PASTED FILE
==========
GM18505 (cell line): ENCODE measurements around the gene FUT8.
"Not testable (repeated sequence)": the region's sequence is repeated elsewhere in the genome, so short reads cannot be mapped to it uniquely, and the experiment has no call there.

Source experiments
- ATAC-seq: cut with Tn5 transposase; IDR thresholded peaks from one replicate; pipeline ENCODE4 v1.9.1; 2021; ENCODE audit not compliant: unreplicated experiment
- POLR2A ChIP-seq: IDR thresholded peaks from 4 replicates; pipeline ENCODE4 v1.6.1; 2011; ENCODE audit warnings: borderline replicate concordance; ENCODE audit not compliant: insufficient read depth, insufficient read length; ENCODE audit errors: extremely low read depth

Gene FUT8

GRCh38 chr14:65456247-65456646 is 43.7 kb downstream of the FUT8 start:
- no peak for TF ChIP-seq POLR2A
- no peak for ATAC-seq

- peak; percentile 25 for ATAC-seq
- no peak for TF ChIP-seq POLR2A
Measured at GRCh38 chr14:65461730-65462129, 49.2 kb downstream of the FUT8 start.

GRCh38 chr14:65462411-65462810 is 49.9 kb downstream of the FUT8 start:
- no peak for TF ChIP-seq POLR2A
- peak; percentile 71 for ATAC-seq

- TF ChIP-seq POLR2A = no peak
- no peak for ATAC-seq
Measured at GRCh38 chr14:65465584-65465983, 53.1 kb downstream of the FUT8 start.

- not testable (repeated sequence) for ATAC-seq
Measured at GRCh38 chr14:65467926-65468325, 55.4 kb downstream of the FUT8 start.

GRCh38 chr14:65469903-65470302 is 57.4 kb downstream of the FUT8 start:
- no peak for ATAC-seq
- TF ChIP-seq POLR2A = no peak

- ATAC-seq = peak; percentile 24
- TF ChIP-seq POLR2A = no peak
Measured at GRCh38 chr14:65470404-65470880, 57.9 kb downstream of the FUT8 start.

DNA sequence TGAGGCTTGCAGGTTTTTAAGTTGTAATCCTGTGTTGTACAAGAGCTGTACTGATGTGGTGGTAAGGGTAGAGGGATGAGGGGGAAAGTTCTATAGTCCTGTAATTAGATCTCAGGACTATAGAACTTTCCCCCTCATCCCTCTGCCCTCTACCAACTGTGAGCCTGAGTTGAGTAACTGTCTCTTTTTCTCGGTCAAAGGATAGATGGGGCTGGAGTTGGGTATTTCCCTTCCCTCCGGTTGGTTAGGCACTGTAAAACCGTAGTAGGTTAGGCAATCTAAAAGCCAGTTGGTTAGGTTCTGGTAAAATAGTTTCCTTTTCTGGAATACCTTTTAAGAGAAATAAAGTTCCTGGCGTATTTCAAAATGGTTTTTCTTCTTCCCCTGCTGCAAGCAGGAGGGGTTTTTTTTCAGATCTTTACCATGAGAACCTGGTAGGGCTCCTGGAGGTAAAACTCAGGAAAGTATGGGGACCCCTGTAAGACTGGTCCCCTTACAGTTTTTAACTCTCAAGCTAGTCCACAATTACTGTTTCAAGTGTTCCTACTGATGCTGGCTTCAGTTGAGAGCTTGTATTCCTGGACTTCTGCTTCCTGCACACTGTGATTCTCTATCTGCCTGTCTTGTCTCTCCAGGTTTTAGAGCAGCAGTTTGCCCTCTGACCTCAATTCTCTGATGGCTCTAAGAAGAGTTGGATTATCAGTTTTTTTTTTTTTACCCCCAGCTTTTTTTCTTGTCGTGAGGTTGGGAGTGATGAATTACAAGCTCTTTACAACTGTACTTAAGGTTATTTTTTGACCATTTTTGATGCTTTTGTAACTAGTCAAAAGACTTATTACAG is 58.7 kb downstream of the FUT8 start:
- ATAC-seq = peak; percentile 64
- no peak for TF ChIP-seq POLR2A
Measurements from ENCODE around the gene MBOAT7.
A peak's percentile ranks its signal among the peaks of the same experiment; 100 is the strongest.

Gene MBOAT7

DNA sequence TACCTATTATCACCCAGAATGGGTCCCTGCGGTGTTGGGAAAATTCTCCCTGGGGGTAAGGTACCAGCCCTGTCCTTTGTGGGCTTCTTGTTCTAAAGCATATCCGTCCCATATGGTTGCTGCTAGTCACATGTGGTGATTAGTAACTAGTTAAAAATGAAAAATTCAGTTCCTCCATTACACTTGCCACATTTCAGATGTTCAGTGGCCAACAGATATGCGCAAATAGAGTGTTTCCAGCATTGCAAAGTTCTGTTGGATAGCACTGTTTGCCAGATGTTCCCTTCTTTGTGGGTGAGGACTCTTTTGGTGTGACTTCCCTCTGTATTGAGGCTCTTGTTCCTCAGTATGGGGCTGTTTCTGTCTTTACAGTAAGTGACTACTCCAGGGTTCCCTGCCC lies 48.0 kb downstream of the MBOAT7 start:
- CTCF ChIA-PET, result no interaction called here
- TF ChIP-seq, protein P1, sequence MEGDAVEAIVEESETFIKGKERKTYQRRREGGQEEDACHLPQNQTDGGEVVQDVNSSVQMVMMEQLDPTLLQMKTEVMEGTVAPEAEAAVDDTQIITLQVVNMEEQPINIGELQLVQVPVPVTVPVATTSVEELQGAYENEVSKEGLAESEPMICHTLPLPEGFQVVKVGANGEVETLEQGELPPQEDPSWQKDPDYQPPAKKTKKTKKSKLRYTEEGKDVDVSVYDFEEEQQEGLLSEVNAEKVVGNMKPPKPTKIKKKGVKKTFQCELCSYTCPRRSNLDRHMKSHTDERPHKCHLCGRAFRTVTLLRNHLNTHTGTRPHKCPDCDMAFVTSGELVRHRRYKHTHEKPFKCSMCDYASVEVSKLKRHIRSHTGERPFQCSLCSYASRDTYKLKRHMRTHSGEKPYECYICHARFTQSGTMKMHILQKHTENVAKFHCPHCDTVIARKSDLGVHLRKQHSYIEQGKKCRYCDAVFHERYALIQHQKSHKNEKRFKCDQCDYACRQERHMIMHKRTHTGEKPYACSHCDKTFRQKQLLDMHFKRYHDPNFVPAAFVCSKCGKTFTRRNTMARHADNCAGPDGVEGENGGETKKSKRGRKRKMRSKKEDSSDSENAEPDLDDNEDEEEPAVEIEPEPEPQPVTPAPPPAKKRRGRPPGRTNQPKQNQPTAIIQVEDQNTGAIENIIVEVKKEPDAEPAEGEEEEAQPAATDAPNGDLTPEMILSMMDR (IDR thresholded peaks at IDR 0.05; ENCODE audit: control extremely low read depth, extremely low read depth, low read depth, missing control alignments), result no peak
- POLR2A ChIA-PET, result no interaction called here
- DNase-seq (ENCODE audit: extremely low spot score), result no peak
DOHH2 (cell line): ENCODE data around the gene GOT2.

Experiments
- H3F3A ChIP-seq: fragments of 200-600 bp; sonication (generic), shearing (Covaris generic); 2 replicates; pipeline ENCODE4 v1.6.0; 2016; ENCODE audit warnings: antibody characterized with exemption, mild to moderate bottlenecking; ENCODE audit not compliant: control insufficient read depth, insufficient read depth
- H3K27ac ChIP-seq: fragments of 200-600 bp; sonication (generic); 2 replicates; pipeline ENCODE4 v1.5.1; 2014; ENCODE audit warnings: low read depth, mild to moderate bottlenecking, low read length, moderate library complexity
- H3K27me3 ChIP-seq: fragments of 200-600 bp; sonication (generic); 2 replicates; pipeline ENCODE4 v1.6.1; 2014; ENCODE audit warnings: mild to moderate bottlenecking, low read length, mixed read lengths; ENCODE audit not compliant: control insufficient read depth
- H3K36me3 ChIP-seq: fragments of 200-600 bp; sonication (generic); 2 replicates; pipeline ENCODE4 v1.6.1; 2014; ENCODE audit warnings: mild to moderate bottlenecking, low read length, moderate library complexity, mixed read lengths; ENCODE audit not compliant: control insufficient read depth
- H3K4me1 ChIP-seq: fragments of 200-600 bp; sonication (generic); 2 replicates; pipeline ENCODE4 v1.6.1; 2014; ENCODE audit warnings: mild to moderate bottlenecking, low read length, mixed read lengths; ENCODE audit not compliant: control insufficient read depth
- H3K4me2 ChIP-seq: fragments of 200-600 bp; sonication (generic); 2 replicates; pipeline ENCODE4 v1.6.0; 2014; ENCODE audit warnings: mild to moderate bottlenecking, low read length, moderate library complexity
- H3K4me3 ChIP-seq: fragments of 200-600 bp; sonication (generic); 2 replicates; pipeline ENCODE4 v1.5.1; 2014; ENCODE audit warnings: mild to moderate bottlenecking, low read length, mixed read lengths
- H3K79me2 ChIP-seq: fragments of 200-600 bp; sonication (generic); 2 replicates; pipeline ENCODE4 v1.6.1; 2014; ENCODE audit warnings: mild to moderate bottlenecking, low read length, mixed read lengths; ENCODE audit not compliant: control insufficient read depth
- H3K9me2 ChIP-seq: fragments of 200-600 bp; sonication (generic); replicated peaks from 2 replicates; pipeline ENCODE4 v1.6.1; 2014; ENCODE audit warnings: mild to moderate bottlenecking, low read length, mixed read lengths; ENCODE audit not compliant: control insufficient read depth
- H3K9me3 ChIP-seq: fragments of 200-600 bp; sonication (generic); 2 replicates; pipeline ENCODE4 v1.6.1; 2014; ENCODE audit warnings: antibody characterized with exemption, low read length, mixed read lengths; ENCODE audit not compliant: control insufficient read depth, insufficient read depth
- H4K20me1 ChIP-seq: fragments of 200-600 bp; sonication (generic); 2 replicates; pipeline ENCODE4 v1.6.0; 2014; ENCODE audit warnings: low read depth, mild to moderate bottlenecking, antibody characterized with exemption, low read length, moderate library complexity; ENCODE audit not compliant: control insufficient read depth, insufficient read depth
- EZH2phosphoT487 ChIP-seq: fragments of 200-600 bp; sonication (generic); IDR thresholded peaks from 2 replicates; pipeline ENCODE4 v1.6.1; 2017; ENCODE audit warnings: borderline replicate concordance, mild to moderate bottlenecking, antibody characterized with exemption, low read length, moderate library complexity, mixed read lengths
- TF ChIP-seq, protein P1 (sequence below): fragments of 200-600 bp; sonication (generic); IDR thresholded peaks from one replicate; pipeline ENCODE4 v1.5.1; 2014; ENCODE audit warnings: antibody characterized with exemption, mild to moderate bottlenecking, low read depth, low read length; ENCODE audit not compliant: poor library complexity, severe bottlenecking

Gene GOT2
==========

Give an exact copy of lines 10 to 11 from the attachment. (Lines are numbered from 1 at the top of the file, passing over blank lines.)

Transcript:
- peak; percentile 25 for ATAC-seq
- no peak for TF ChIP-seq POLR2A